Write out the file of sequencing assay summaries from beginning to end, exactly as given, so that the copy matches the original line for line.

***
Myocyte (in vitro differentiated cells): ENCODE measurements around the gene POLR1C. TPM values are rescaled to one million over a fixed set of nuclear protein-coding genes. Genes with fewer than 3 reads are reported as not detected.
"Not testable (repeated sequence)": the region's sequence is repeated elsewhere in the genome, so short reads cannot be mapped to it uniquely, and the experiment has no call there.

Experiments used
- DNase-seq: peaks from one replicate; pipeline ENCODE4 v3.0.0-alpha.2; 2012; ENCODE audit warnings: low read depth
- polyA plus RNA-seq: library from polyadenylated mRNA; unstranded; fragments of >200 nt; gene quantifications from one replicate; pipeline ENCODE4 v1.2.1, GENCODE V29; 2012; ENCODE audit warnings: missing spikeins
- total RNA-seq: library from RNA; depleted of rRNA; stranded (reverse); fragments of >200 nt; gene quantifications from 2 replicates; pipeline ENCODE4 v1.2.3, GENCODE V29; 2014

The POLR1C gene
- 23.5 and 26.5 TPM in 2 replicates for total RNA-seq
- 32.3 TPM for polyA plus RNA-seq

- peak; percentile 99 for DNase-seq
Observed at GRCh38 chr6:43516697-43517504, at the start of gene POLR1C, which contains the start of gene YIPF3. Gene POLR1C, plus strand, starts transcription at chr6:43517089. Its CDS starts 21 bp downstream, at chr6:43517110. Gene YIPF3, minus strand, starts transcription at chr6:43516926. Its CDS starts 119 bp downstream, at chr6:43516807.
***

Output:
Myocyte (in vitro differentiated cells): ENCODE measurements around the gene POLR1C. TPM values are rescaled to one million over a fixed set of nuclear protein-coding genes. Genes with fewer than 3 reads are reported as not detected.
"Not testable (repeated sequence)": the region's sequence is repeated elsewhere in the genome, so short reads cannot be mapped to it uniquely, and the experiment has no call there.

Experiments used
- DNase-seq: peaks from one replicate; pipeline ENCODE4 v3.0.0-alpha.2; 2012; ENCODE audit warnings: low read depth
- polyA plus RNA-seq: library from polyadenylated mRNA; unstranded; fragments of >200 nt; gene quantifications from one replicate; pipeline ENCODE4 v1.2.1, GENCODE V29; 2012; ENCODE audit warnings: missing spikeins
- total RNA-seq: library from RNA; depleted of rRNA; stranded (reverse); fragments of >200 nt; gene quantifications from 2 replicates; pipeline ENCODE4 v1.2.3, GENCODE V29; 2014

The POLR1C gene
- 23.5 and 26.5 TPM in 2 replicates for total RNA-seq
- 32.3 TPM for polyA plus RNA-seq

- peak; percentile 99 for DNase-seq
Observed at GRCh38 chr6:43516697-43517504, at the start of gene POLR1C, which contains the start of gene YIPF3. Gene POLR1C, plus strand, starts transcription at chr6:43517089. Its CDS starts 21 bp downstream, at chr6:43517110. Gene YIPF3, minus strand, starts transcription at chr6:43516926. Its CDS starts 119 bp downstream, at chr6:43516807.